Without a doubt Kate Morton is one of my favourite authors, and her 2018 release of The Clockmaker's Daughter is a book I have been anticipating reading since publication... However, I own all her other books in paperback, and so have been holding out for the release of that in order to purchase my own copy.

I hadn't even thought about borrowing this book from the library, but after stumbling across it whilst browsing, I happily checked it out to bring home with me... No more waiting until April (paperback release in the UK). Of course I jumped straight into the book once home!

I'm going into the new week with the aim of finishing up some books that currently have lingering bookmarks.

I have had a week of quite distracted reading, so I've been picking up things on & off depending on my mood, resulting in no books finished this week. I wouldn't be too fussed about that, however 24in48 is coming up next weekend and I want to go in with a fresh TBR and not multiple other books hanging over me so to speak. I will be more focused this week.

Today I finished reading The Clockmaker's Daughter by Kate Morton. Obviously, I not long ago spoke of my delight at finding this title at the library... However it wasn't until the first 150ish pages that I really got into the book (I do think this contributed to me distracted reading week). I will have shared a review of The Clockmaker's Daughter by time I post this, but I will say it wasn't my favourite Kate Morton.

Finished off the nonfiction title I had been reading - The Minimalist Home by Joshua Becker*. I'm trying to keep up my nonfiction reading (which I focused on a fair bit last year) by picking up at least one nonfiction book a month, so I'm happy to have completed two this month now.

Also, today I was approved on Netgalley for the newest Michelle Paver book: Wakenhyrst*. Out in early April, this is one of my most anticipated releases of 2019, and I'm so happy & thankful to be able to get an eARC!

I pulled together my TBR for 24in48 today - a readathon taking place over the weekend.

Taking part in 24in48 was so much fun - I read four books (one adult fiction & 3 middle grade mysteries) in just under 14 hours, and found a bunch of new to me bloggers to follow also. You can find my 'Reading Record' post for this readathon here.

Ending the month finishing Roar by Cecelia Ahern. I have been working through this collection of short stories all month, and found I really enjoyed it. Highly recommend!


Happy reading!

Friday, 1 February 2019

January Fiction Reviews | The Clockmaker's Daughter + The Twelve Lives of Samuel Hawley + Roar



- source: library borrow - 
My real name, no one remembers. The truth about that summer, no one else knows.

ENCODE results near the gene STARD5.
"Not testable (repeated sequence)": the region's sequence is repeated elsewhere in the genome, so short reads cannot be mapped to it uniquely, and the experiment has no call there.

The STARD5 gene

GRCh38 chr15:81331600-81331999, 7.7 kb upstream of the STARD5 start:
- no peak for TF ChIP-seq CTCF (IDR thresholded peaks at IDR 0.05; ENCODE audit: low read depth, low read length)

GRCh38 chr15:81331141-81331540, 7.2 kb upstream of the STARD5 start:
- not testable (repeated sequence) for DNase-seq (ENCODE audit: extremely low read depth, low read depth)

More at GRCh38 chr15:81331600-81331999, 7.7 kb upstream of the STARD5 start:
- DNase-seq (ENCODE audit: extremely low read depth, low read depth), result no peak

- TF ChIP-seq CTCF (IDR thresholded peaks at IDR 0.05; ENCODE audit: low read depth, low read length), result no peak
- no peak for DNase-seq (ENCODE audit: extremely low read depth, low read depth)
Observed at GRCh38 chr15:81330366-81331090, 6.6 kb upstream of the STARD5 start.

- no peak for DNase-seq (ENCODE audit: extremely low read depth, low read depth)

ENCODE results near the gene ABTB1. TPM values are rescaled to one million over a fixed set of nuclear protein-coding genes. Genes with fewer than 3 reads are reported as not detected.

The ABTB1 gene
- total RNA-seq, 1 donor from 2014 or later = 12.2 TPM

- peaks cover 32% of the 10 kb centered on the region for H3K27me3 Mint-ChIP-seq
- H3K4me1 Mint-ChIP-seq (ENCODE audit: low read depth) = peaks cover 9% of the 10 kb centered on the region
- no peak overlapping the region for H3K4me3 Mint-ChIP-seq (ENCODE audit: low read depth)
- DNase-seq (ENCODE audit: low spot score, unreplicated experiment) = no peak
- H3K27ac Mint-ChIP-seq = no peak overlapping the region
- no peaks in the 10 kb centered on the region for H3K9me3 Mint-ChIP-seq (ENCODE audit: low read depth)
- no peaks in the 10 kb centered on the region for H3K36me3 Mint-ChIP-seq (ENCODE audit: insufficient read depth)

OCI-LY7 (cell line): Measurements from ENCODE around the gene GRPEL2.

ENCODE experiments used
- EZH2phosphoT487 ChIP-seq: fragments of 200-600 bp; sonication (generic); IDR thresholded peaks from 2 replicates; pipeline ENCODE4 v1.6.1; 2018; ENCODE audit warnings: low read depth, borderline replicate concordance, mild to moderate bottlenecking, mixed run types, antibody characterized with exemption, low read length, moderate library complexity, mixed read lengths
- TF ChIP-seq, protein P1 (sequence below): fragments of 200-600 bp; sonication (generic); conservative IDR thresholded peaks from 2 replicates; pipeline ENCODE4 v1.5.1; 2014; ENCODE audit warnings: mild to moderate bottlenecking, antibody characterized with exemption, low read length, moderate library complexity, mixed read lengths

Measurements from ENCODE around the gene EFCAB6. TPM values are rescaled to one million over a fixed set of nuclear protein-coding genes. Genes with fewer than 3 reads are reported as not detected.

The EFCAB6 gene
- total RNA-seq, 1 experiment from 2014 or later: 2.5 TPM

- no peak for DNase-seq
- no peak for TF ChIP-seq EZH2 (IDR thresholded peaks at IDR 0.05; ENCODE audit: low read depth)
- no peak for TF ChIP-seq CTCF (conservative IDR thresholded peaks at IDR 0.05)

In the summer of 1862, a group of young artists led by the passionate and talented Edward Radcliffe descends upon Birchwood Manor on the banks of the Upper Thames. Their plan: to spend a secluded summer month in a haze of inspiration and creativity. But by the time their stay is over, one woman has been shot dead whilst another has disappeared; a priceless heirloom is missing; and Edward Radcliffe's life is in ruins.

Over one hundred and fifty years later, Elodie Winslow, a young archivist in London, uncovers a leather satchel containing two seemingly unrelated items: a sepia photograph of an arresting-looking woman in Victorian clothing, and an artists sketchbook containing the drawing of a twin-gabled house on the bend of a river.

Why does Birchwood Manor feel so familiar to Elodie? And who is the beautiful woman in the photograph? Will she ever give up her secrets?

Although I only discovered her books a few years ago now, I would without a doubt say that Kate Morton is a favourite author of mine; I steadily worked through her backlist books, and having adored those, I would say my anticipation to read The Clockmaker's Daughter was quite high... But it didn't quite meet the same level of feelings as her other novels for me. I did enjoy The Clockmaker's Daughter, however I didn't love it like many of her other books.

Kate Morton definitely has a writing stamp - being well known for historical fiction infused with a mystery, with interwoven timelines of past & present. If you look over her other books, you can see underlying themes and styles throughout them, understandably so (I'm not knocking that - I actually like when an author has a writing stamp; going in knowing what you're getting). The stamp can be found in The Clockmaker's Daughter, but she has also switched things up a little.

Initially I found it difficult to get into The Clockmaker's Daughter, however after the first 150(ish) pages (part 1), I soon found myself flying through and enthralled in the unfolding story - which is complex. The Clockmaker's Daughter isn't the kind of book you just fall into, or one I would deem an easy read; you need to remember the characters (of which there are many), follow along closely, and pick up on the little things, in order to fully immerse yourself in the story.

I enjoyed the plot of the book, and the way in which everything was woven together, however some of the characters fell a bit flat, with the narrative of Birdie and the pull of Birchwood Manor being the main hold for me throughout. 

As well as the characters, I wasn't a fan of the ending of this book; I wouldn't say it was done in the style of Kate Morton's other books - everything tidied up neatly in the end. I feel like each story link had an ending, but not the depth they deserved; some of the conclusions left me pondering.